Mulberry today said its digital business helped to shield it from Covid-19, although it still reported falling sales and widening losses in the first half of its financial year that led it to cut a quarter of its global workforce and close shops.
The luxury leather goods brand set out how it now plans to become a sustainable global brand, focusing on omnichannel distribution and growing its international presence while innovating and developing a sustainable lifecycle for its products.
Mulberry today reported sales of £48.9m in the six months to September 26. That’s down by 29% on the same time last year, and, says the retail brand reflects the impact of Covid-19 and the fact that 70% of its stores were closed from the beginning of its financial year, at the end of March. Digital sales of £23.4m were 68% up on the £13.9m it turned over online at the same time last year. It reported a pre-tax loss of £1.9m before one-off costs of £0.5m, mostly related to restructuring, took its bottom line pre-tax loss to £2.4m.
Mulberry sells online and, as at September 26, trades through 111 shops, including both those operated directly and those operated through franchise partners. The business, which makes and distributes its products from Somerset, was at first able to manage falling demand by reducing its inventory by 13% to £33.6m and furloughing store and production staff. During the half-year it went on to put in place a restructuring that meant 25% of its staff around the world were made redundant and eight of its stores closed, including four shops and a concession in the UK.
The retailer showed that while its digital sales grew by 68% to £23.4m in the first half of the year, sales in its stores fell by 55% to £19.4m. Digital growth helped protect sales but could not compensate for the close of its stores, and its overall omnichannel retail sales fell by 25% to £42.9m, while its wholesale and franchise sales fell by 49% to £6m. Digital accounted for 67% of sales in the first quarter of Mulberry’s financial year – when stores were mostly shut – and for 32% in the second quarter. Overall, its sales fell by 39% in the first quarter and by 18% in the second.
Mulberry chief executive Thierry Andretta said: “I am proud that in spite of the devastating effects of the global pandemic, we have made further progress on our long-term strategy to build Mulberry as a sustainable global luxury brand. This is focused around: a truly omni-channel network and market leading digital platform, increased presence in Asia, and a relentless focus on innovation and sustainability, offering our customers beautiful products, made to last in our Somerset factories.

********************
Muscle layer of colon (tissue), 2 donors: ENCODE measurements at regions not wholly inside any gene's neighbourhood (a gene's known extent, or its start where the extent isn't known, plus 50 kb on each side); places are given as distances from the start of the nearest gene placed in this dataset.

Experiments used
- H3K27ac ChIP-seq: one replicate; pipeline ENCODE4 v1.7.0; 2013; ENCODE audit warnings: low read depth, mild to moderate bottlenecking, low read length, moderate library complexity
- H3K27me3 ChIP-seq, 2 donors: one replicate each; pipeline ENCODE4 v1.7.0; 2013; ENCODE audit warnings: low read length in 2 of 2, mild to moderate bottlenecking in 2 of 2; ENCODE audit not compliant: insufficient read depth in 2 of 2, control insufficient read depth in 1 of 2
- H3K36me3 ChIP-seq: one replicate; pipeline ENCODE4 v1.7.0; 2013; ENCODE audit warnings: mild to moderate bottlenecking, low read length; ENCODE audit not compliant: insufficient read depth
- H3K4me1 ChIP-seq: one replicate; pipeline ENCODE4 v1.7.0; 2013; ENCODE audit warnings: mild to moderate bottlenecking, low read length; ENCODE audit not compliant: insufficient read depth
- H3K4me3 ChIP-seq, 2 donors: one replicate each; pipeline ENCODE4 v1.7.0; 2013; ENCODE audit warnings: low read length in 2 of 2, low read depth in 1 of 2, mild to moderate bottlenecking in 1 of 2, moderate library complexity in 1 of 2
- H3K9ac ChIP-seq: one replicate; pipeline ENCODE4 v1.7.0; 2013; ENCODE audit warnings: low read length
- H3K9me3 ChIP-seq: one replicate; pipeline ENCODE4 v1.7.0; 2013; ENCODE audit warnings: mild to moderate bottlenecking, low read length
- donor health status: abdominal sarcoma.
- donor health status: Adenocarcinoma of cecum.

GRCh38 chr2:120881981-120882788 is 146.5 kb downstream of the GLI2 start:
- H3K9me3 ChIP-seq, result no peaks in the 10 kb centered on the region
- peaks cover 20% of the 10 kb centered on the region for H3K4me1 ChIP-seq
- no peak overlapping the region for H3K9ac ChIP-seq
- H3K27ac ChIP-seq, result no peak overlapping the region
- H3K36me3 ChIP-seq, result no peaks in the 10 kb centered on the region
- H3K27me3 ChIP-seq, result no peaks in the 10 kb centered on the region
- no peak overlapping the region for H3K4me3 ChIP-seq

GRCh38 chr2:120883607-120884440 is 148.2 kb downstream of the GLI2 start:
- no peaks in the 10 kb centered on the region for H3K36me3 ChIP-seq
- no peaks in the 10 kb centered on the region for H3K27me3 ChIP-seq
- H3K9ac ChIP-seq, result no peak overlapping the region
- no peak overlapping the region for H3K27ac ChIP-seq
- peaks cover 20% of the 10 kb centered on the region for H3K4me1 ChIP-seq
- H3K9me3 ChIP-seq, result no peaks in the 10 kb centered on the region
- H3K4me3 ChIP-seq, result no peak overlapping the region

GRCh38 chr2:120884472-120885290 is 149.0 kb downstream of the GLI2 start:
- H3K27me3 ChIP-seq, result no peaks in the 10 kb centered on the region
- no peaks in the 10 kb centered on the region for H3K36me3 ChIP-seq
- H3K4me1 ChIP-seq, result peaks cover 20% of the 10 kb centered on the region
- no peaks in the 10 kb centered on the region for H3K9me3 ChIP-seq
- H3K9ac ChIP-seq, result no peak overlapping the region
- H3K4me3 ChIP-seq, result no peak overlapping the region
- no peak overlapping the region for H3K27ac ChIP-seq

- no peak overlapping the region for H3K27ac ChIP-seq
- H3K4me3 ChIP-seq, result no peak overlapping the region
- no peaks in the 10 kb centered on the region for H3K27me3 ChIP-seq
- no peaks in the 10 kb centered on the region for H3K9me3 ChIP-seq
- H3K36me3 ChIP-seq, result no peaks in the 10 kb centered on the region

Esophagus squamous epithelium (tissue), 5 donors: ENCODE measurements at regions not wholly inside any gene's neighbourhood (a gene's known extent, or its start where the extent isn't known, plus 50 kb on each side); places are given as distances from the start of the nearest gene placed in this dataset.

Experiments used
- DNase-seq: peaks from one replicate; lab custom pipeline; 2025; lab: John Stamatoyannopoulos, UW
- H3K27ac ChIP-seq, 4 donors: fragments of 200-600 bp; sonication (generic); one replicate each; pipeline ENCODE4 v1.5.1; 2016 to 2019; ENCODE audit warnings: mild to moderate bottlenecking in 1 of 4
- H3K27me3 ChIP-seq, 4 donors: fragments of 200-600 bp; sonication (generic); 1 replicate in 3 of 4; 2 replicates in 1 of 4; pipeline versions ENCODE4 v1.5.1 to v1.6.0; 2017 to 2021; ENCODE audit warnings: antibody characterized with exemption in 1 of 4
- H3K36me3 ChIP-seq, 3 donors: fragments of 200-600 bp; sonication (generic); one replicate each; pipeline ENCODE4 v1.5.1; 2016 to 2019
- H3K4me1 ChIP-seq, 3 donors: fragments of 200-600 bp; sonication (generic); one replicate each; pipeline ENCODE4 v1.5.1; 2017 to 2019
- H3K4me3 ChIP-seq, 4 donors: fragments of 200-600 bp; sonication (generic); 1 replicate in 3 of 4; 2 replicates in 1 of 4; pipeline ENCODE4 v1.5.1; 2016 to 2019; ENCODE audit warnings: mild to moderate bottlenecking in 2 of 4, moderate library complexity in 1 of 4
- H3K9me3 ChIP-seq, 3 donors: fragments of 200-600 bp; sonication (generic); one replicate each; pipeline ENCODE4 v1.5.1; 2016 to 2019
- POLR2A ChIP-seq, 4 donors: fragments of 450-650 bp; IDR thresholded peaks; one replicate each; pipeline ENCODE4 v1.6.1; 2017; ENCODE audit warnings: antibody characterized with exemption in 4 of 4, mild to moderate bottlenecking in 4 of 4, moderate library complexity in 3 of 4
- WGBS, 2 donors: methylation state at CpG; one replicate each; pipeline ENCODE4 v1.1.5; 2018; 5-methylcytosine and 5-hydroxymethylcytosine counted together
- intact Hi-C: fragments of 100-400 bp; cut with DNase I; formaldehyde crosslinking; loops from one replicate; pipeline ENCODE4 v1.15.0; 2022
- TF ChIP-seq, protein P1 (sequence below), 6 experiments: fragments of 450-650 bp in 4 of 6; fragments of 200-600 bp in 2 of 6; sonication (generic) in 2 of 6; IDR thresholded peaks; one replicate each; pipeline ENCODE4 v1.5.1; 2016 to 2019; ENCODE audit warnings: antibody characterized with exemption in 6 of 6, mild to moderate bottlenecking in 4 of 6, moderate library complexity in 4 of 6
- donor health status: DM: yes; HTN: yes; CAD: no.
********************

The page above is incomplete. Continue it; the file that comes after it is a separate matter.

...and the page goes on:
“This strategy enabled us to withstand some of the pressures that we, and indeed the wider retail and hospitality sectors, have been faced with. In particular, using our market leading global digital network to replace retail sales with digital wherever possible, achieving high growth in China and Korea, and reacting quickly to flex our agile supply chain, enhancing market reactivity and reducing lead time, to match the increase in digital demand.
“In spite of all of these self-help measures, we cannot avoid the fact that the damage the coronavirus has caused to business, decimating high streets and the tourism industry, is severe. For this reason, in order to ensure that the business was able to navigate through this difficult time, we took the painful decision to implement a far-reaching cost reduction and optimisation programme. As we look to the future, we remain confident in our strategy and in the relevance and durability of the Mulberry brand.”
Mulberry also introduced global pricing during the year, ensuring that its goods would be sold for the same price, wherever they are sold.
The brand launched a new Mini Iris handbag on Tmall in September, supported by an influencer campaign and livestream. It is also “working with new and existing digital media partners to reach younger audiences and drive new customer growth on our digital platforms”.
Looking ahead, Mulberry is now focused on creating a luxury experience for its customers, however they choose to shop, enabling them to research, buy and return from stores or online. Its new-look stores include digital technology that has helped it to offer virtual appointments while supporting its digital business.
Sales in the Asia Pacific region grew by 28% during the period, including the Chinese (+75%), and South Korean (+35%) markets, although sales were down in Japan (-26%). This helped to offset falling sales in markets where stores remained closed. Mulberry expects that international revenues will account for a growing proportion of its sales.
The retailer is investing in an agile supply chain, as it looks to reduce lead times in response to growing digital demand. It is working to develop goods that are made to last, with lifetime repairs and sustainable materials, packaging and distribution – as this emerges “as a key focus for all our customers”.
Mulberry is a Top250 retailer in RXUK Top500 research.